Tags: Pets

Hands up if your dog has done it’s cruciate?

And right now, there are many hands being held up as they read Channel magazine because dog cruciate injuries are hands down the most common orthopedic injury in dogs. In fact, it has been reported that 85% of all orthopedic injuries in dogs are some form of cruciate ligament injury.

According to research, no one particular gender, breed or age dog is at more risk. That said, the most commonly reported dogs are young, active, large-breed dogs, such as Mastiffs, Labradors, Rottweilers, and German Shepherds to name a few, but small dogs can also sustain cruciate injuries as well.

The vast majority of injuries in dogs are a result of a ‘hyper-extension of the knee joint’. Some of the more common scenarios reported from dog owners revolve around the dog chasing a ball in the backyard or playing hard with a friend.

Key contributing factors are:

Lack of daily exercise (fitness)
Being overweight
The structure of the knee, always bent so constant tension
Binge high-speed exercise (weekend warrior syndrome)

And if your dog has required surgery on one knee, it is likely that the other knee will need surgery too. Since your dog has injured one hind leg, they are having to compensate on their three other ‘good’ legs. This compensation puts the other legs, back and joints at greater risk of injury. It is estimated that 30-50% of dogs who tear one CRUCIATE will tear the other CRUCIATE within a few years.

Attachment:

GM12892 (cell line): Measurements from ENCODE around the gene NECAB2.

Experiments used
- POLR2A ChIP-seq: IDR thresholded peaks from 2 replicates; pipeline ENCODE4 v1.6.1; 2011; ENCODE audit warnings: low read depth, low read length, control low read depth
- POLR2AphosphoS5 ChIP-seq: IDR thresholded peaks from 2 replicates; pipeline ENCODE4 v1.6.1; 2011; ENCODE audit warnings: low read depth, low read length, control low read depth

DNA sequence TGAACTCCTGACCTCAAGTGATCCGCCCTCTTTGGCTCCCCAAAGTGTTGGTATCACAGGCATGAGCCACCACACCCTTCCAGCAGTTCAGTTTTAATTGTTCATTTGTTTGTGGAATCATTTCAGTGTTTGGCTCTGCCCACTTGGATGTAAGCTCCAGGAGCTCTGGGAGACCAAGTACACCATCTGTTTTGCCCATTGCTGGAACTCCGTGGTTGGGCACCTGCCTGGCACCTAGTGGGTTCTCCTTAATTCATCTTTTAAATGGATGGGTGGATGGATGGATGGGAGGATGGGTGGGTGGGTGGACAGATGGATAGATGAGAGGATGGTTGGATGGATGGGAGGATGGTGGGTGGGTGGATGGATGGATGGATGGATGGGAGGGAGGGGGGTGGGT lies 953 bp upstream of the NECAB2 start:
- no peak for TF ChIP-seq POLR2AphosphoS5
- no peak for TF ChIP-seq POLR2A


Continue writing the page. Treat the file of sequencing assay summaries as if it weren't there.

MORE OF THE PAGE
Unfortunately, there is no sure-fire way to prevent cruciate injuries in dogs. The best you can do is to keep your dog in ideal body condition, exercise them regularly, give them high quality joint supplements that are balanced and optimized for ideal joint health and avoid excessive high jumping.

What are the signs?

Pet owners often report hearing their dog ‘yelp’ in pain and then start limping after their dog injures the Cruciate. But in many cases the pet owner never hears any cry and all of sudden notices their dog limping or not putting any weight on the hind leg.

If your dog is not putting any weight on the hind leg and is holding it up, then there is a very good chance they may have a FULL tear of their cruciate. On the other hand if your dog is just slightly limping or using the leg but not putting full weight on it, then there is a good chance they may have a PARTIAL tear of their cruciate.

Only your vet will be able to fully diagnose the problem.

If you are already facing your first cruciate injury, your next thought must be on your rehabilitation programme. It will take careful management to get your dog back to normal physical ability post-surgery. One of the best tools to assist you in rehabilitation is a swimming service. Get online to see if you have one in your area. In Auckland, Water Woofs in Henderson are well versed in assisting post-surgery dogs get back to strength safely.

Dog HQ, 5 Goldfield, Wairau Valley 09 44 22 365   doghq.co.nz   www.facebook.com/doghq

Issuu 59 October 2015